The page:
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L-W-O Community

Primary, Secondary & Paediatric Lymphoedema Online & in the Community

The aim is to encourage those who struggle to #getmoving.  

I understand that many of us do not like exercising, we do not like to be told that we should be doing something because it is good for us. The lymphatic system does not have a pump of its own therefore, gentle movements are important so that the lymphatic fluid does not stagnate and ultimately cause infection.  You can perform most of these movements sitting in your chair or standing. In our getmoving series I have deliberately kept routines simple this is about encouraging you to start gently, keep it simple.


      

Lymphoedema Awareness Day May 2018

 

                                                                                                

Having fun, blowing bubbles doing our deep breathing with Healthy-Steps.

Take a look at the Healthy-Steps Facebook page, run by our friends Janet & Jackie who are the UK & Europe license holders for 

Healthy-Steps 


Movement not Exercise

I took a conscious decision in 2015 not to use the word ‘exercise’ and this has been quite a challenge because everyone else uses the word ‘exercise’.  Why did I do this?  Many of our members who have leg or foot lymphoedema really struggle with getting around and telling them if they exercise more this would help to improve their condition, does not help their mental health, and creates more stress. I found the word 'exercise' led to hostile reactions and excuses as to why they cannot exercise.

This also applies to anyone who has osteoarthritis, I have this throughout by body and have been fortunate to have two new knees.

Whenever I can on L-W-O sites I use the word #getmoving it doesn’t conjure up the horror of doing a marathon or attending one of those super human aerobics classes but instead allows you to start off with small movements that can be increased step by step every day.

Get moving

My nightmare scenario would be to join a gym, been there, done that and hated every moment.  Not for me!

Now financially it would be outside my pocket range as it would be for many of our members therefore, I work on the principal of finding exercise you can do from home that doesn't have restrictive cost implications.  How do I reach those who live with lymphoedema and who have repeatedly been told they need to keep moving?  Conversations such as “my legs are so heavy, I can’t get off the sofa” or “I am exhausted, I have no strength” are frequent in social media conversations.  Living with lymphoedema is exhausting but whatever excuses we make unless we get moving our condition will not get any better.

Movement is as important as our daily shower, moisturising our skin & drinking water.

Why Move?

There are many sensitive issues around telling those living with lymphoedema about needing to exercise. Mobility problems for lower limbs with lymphoedema create all sorts of problems and constantly telling someone they must exercise is depressing and causes further stress.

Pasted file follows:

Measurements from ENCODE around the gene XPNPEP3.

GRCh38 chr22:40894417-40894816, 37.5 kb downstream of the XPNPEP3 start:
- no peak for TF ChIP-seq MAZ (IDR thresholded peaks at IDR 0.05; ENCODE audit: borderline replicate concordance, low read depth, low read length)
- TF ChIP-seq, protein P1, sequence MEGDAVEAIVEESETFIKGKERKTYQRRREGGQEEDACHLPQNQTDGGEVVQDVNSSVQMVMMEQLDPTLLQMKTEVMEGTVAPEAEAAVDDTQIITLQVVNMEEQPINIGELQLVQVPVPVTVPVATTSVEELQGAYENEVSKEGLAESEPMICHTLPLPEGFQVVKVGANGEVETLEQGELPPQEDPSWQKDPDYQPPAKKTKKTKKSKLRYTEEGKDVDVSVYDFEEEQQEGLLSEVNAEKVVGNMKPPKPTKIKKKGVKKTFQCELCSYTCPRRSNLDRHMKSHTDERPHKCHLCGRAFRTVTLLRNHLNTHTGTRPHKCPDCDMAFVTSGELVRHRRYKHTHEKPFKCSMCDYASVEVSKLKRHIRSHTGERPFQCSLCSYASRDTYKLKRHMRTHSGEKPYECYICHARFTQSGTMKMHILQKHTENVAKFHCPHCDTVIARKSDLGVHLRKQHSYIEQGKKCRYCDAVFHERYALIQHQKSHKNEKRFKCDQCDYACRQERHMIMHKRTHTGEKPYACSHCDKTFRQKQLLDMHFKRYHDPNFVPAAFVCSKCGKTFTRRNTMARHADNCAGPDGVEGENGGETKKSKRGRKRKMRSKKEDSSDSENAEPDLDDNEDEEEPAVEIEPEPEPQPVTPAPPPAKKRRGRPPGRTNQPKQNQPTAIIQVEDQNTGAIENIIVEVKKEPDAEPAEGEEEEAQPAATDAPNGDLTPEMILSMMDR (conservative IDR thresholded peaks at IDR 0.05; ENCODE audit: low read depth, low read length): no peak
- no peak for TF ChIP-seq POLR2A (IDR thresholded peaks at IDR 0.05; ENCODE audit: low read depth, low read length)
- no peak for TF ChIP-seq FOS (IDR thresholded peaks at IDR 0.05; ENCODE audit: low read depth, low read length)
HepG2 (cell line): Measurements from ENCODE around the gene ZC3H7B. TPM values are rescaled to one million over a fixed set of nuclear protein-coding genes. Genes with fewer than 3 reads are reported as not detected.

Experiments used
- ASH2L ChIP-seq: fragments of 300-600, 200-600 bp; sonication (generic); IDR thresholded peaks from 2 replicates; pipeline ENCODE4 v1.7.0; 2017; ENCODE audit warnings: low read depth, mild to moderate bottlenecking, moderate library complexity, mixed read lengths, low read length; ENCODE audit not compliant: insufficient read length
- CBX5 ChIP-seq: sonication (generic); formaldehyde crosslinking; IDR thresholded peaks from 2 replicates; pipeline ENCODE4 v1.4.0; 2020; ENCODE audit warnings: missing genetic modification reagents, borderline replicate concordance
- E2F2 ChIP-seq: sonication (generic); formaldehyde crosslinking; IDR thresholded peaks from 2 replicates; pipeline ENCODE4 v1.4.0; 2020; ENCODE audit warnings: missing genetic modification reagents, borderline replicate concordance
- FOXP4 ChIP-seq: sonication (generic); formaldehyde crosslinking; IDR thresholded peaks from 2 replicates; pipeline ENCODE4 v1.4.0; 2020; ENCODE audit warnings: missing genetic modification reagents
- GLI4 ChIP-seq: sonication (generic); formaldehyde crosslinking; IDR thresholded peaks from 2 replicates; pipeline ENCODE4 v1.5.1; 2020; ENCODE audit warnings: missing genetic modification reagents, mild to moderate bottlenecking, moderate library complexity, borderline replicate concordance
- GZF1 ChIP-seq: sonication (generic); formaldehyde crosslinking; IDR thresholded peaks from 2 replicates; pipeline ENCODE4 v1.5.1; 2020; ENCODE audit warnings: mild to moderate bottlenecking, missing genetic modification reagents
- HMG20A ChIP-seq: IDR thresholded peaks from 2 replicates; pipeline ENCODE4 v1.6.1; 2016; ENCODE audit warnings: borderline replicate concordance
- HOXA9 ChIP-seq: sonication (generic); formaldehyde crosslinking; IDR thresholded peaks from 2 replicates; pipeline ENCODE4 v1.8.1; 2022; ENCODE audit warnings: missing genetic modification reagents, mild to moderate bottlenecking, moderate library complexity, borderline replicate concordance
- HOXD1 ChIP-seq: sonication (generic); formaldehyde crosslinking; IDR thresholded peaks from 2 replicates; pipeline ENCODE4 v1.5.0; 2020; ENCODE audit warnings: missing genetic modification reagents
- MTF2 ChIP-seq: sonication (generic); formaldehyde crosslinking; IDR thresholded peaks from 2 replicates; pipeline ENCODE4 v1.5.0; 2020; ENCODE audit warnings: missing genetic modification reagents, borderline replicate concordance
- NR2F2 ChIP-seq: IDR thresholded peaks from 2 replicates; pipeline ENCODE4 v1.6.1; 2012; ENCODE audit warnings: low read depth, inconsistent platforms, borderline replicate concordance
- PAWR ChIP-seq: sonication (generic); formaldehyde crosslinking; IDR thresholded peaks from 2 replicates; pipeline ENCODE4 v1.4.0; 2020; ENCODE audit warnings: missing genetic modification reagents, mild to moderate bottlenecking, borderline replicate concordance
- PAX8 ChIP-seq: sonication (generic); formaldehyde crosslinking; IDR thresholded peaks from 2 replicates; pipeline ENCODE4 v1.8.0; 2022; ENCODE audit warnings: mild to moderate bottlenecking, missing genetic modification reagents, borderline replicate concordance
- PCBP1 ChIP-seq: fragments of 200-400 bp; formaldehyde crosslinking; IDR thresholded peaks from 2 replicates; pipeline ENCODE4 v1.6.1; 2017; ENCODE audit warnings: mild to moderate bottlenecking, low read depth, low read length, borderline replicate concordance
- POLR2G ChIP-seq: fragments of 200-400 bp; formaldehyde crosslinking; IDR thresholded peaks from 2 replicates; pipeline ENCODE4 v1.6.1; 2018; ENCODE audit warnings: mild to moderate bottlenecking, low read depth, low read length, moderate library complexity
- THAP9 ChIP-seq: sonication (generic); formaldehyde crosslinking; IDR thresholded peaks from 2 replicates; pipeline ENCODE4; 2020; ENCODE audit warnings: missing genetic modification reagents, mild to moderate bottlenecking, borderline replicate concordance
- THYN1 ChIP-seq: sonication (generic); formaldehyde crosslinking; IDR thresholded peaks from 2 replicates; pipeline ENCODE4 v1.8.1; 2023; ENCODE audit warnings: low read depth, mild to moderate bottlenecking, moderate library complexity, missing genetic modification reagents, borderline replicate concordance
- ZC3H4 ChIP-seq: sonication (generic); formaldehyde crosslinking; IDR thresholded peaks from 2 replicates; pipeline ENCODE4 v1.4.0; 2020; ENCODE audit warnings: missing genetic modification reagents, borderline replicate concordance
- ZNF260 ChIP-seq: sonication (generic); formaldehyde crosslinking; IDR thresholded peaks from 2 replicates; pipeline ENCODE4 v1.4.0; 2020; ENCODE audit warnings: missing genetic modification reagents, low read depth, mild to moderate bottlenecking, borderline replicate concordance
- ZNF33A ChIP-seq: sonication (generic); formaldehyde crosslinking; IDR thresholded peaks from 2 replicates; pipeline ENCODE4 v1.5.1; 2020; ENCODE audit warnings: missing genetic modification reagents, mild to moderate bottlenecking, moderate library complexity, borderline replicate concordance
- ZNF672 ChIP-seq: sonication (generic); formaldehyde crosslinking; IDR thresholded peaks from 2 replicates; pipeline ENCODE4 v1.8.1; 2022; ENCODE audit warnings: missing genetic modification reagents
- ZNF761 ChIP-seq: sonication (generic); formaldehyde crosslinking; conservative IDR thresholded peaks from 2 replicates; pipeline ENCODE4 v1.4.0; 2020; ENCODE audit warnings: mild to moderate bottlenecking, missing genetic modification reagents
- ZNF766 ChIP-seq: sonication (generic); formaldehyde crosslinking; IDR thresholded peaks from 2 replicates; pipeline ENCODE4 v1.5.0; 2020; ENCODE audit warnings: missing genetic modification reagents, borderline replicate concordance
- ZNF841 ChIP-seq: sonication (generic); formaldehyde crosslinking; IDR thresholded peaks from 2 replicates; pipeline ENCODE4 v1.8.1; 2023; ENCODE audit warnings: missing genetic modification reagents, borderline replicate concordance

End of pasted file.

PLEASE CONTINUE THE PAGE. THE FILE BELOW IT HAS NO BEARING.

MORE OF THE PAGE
Talk more about movement and encourage our members your patients not to sit or lie still for hours but to shift position every 30 minutes, staying on your feet initially for two minutes building up to five minutes, doing a little more each day.

Movement helps move the lymph fluid around your body.  The lymphatic system does not have its own pump.  Lymph flow depends on the muscles working like a pump to encourage drainage and prevent fluid from accumulating in your tissue. The only way to stop it stagnating and causing problems is to keep the fluid moving.

The suggestions in our Get Moving series are designed to do at your own pace and level.  In the beginning only do what you feel able to do.  When you feel more confident you can increase the amount you do. 

Make sure you drink water in between each routine

The important part of any routine is the warmup, these exercises prepare your body in a gentle way 

Equally important is the cool down at the end of your routine

My Physio Suggested

If you have had new knees or hips my physio suggested the following to get me walking again. This can be adapted for lymphoedema.

  • venture into your street, walk the length of car, turn around and come back
  • next day do the length of two cars
  • then three, then four, sometimes when you have severe mobility problems it is as much about giving yourself confidence
  • ask someone to walk with you, having someone with you that you can chat to will also help you feel good.

Useful tips

  • Swimming and water exercise are extremely helpful
  • Yoga encourages you to stretch and relax and to breathe correctly
  • Allow time to stretch all your muscles in your warm-up and cool down sessions and include breathing exercises
  • Avoid using a sauna after exercise as this may cause the swelling to increase
  • Take a water breaks before moving on to other exercises.  I cannot emphasise enough the importance of drinking water. Water helps the lymph fluid flow and stops it stagnating.  This will prevent any blockages and help to protect you from infection.
  • Avoid overexerting yourself to prevent fatigue

Music is the great motivator.

Use your favourite music to help with your routines as this will also help towards you feeling good.  

 


This page was formerly called exercise and first published in July 2014

The page was re-named 20th July 2018 to Get Moving

On social media we use the hashtag #getmoving

Page last updated 05/06/2020